The Consumer Financial Protection Bureau on March 24 released a proposal to amend the Equal Credit Opportunity Act regulations to provide additional flexibility for mortgage lenders in the collection of consumer information on ethnicity and race.
The CFPB is proposing to amend Regulation B, the rule implementing the ECOA, which restricts lenders’ ability to ask consumers about their race, color, religion, national origin or sex, except under certain circumstances. The proposed changes will provide greater clarity to lenders regarding their obligations under the law, while promoting compliance with rules intended to ensure consumers are treated fairly, according to a CFPB news release.
The proposal also contains other amendments to Regulation B to facilitate compliance with the regulation’s requirements for the collection and retention of information about the ethnicity, race, and sex of applicants seeking certain types of mortgage loans.
The CFPB is seeking input from a wide range of stakeholders and invites the public to submit written comments on the proposal. The proposal will be open for public comment for 30 days after publication in the Federal Register.
A copy of the proposal is available by clicking here.
The Nationwide Multistate Licensing System’s Mortgage Industry Report for 2016 was released on March 20 by the Conference of State Bank Supervisors.
The report, which is posted on the NMLS website, compiles data concerning companies, branches and mortgage loan originators who are licensed or registered in the NMLS to conduct mortgage activities, including state and federally registered companies and MLOs.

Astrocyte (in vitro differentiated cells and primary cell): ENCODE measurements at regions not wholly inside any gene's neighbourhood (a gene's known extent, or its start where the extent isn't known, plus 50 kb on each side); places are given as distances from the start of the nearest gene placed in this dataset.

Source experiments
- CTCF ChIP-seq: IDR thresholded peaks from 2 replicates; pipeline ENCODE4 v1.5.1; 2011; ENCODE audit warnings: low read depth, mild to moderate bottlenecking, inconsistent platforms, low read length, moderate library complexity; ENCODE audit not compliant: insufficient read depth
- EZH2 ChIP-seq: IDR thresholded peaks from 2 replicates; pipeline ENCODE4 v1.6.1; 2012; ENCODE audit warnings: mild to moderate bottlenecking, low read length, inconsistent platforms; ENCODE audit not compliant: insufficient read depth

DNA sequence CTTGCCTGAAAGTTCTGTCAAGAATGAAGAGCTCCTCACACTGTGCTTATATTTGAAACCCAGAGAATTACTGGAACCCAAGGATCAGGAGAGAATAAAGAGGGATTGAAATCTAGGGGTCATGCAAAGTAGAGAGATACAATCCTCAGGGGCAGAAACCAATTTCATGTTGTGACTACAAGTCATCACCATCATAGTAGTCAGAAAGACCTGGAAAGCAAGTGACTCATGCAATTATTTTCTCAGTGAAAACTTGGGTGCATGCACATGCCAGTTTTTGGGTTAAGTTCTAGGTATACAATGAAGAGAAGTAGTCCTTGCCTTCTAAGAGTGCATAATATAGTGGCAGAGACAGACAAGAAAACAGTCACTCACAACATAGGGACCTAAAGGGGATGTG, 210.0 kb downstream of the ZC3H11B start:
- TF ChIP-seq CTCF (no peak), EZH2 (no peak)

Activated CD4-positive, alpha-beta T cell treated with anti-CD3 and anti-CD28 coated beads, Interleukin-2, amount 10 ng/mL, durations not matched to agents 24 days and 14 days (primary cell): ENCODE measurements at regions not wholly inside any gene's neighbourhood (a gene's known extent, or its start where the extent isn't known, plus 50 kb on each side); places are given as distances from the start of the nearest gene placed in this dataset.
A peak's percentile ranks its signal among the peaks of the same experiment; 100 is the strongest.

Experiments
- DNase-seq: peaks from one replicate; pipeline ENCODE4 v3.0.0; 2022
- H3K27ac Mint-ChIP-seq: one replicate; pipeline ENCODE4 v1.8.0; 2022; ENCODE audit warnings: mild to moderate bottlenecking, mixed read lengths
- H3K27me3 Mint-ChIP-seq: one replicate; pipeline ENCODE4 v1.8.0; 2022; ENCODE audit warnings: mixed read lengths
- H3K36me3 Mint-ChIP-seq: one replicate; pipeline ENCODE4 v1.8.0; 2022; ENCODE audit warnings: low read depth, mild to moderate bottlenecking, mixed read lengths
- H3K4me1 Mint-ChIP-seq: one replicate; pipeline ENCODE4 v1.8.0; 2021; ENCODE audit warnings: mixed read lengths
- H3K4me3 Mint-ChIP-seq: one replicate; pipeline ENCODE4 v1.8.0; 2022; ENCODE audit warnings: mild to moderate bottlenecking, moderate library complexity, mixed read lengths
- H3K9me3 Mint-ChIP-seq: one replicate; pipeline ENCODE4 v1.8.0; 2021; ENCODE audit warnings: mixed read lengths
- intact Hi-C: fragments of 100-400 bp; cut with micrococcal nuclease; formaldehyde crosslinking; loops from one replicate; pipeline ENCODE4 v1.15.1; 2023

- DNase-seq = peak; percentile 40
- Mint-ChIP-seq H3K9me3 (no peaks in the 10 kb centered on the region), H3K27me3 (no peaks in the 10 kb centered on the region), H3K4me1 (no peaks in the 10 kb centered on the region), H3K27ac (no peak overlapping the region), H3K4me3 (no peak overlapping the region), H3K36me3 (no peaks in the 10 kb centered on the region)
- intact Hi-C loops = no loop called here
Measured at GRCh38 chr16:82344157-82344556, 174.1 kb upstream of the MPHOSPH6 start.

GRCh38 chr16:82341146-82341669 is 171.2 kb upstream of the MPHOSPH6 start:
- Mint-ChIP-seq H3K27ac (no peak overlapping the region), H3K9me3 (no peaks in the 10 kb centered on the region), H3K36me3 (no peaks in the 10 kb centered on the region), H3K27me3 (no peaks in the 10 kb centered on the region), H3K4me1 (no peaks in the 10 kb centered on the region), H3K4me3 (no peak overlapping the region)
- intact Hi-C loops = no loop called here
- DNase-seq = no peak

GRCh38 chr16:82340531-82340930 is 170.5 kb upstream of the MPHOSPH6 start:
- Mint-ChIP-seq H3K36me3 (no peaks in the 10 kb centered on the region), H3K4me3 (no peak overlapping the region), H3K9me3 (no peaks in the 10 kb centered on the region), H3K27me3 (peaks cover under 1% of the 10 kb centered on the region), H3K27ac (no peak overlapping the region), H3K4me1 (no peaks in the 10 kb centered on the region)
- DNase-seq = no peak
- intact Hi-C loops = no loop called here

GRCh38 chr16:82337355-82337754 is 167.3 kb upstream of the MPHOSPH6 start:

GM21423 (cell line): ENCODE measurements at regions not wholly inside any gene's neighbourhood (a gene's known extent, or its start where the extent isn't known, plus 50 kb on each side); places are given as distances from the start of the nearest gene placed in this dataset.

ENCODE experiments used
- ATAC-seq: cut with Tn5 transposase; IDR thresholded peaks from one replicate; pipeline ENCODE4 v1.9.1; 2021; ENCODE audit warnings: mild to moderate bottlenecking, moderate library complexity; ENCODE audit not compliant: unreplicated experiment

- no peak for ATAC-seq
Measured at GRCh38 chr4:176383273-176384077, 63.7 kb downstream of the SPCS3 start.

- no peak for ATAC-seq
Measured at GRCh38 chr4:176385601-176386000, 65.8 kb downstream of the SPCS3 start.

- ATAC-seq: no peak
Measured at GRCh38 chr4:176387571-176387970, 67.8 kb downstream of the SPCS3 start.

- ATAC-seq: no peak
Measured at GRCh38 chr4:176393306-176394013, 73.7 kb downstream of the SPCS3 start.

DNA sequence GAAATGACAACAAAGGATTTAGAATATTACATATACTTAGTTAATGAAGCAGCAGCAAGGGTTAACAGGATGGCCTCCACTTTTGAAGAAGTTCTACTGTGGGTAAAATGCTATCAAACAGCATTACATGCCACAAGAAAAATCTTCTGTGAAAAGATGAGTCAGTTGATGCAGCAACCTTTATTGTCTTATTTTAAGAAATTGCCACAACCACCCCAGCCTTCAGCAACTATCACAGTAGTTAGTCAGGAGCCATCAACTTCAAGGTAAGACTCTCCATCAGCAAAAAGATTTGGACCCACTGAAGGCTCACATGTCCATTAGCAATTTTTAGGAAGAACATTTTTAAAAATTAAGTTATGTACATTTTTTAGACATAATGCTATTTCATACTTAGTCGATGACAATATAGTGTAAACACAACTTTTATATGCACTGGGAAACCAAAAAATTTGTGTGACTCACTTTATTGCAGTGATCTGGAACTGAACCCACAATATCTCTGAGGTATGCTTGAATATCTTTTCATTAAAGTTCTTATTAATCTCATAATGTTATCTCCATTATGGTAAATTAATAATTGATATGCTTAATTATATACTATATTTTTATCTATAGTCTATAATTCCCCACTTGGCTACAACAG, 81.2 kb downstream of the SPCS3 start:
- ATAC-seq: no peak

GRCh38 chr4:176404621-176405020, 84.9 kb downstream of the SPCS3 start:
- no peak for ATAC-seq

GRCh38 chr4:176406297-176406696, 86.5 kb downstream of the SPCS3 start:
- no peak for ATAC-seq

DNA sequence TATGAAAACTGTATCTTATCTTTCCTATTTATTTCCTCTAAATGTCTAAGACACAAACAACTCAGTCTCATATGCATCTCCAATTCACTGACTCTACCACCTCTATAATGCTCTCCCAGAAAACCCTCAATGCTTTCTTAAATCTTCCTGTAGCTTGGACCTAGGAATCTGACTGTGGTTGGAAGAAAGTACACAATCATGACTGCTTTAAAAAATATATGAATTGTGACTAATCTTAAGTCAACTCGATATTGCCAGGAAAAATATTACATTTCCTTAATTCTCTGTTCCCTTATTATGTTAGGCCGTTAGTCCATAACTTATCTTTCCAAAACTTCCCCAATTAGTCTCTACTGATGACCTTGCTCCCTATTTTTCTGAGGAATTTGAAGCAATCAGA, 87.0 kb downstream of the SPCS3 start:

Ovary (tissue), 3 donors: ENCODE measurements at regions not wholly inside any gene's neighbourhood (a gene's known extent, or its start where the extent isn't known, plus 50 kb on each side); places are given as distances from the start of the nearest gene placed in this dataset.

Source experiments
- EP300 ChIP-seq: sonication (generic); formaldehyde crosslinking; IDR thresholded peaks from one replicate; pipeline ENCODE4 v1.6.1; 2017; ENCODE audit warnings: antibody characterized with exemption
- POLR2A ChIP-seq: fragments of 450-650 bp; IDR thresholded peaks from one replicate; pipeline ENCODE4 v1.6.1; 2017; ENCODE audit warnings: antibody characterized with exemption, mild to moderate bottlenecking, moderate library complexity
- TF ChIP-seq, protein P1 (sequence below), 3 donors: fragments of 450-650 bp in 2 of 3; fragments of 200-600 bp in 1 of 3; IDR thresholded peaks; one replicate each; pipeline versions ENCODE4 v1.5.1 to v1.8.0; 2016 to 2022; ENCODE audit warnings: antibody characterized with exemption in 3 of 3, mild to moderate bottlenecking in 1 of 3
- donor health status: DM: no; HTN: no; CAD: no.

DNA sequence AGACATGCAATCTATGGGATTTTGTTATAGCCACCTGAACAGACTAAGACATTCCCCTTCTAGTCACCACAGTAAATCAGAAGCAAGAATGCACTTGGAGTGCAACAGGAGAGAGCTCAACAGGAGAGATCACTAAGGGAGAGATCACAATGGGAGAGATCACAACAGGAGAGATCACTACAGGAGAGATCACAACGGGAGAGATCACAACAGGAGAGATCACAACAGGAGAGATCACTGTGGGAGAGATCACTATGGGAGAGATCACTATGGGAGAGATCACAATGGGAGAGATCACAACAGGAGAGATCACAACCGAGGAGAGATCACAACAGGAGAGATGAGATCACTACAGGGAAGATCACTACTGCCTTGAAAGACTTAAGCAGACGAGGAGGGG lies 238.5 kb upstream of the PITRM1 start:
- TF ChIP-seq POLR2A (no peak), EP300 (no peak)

Mortgage originations by state-licensed MLOs surpassed $1 trillion in 2016, up 20% from 2015. The number of state-licensed mortgage companies grew by 2.2% in 2016, and the number of licensed MLOs grew by 7.6%, according to the report.
Forward loan originations reported by state-licensed companies increased by 20% over the year, and volume of home purchase loans grew by 14.8%, the report found.
To read the full report, click here.
President Trump’s proposed 2018 budget requests $40.7 billion in gross discretionary funding for the U.S. Department of Housing and Urban Development. That represents a 13.2% or $6.2 billion decrease in funding from the 2017 annualized continuing resolution level.
The proposed 2018 HUD budget:
• Provides more than $35 billion for HUD’s rental assistance programs and proposes reforms to reduce costs.
• Eliminates funding for the Community Development Block Grant program, which received $3 billion in funding for 2017.
• Eliminates funding for a number of programs, including the HOME Investment Partnerships Program, Choice Neighborhoods and the Self-help Homeownership Opportunity Program. Those programs received about $1.1 billion for 2017.
• Provides $130 million for the mitigation of lead-based paint and other hazards in low-income homes, an increase of $20 million over the 2017 level.
• Eliminates $35 million in funding for Section 4 Capacity Building for Community Development and Affordable Housing.
The budget is posted on the HUD website and can be read by clicking here.
The Consumer Financial Protection Bureau released a report detailing problems in credit reporting industry that the bureau uncovered through its oversight work.
The CFPB has identified significant issues with the quality of the credit information being provided by furnishers and maintained by credit reporting companies. The report outlines actions the CFPB has taken to address these ongoing problems such as fixing data accuracy at credit reporting companies, repairing the dispute process, and cleaning up information being reported by furnishers.
The CFPB’s Supervisory Highlights Credit Reporting Special Edition is available by clicking here.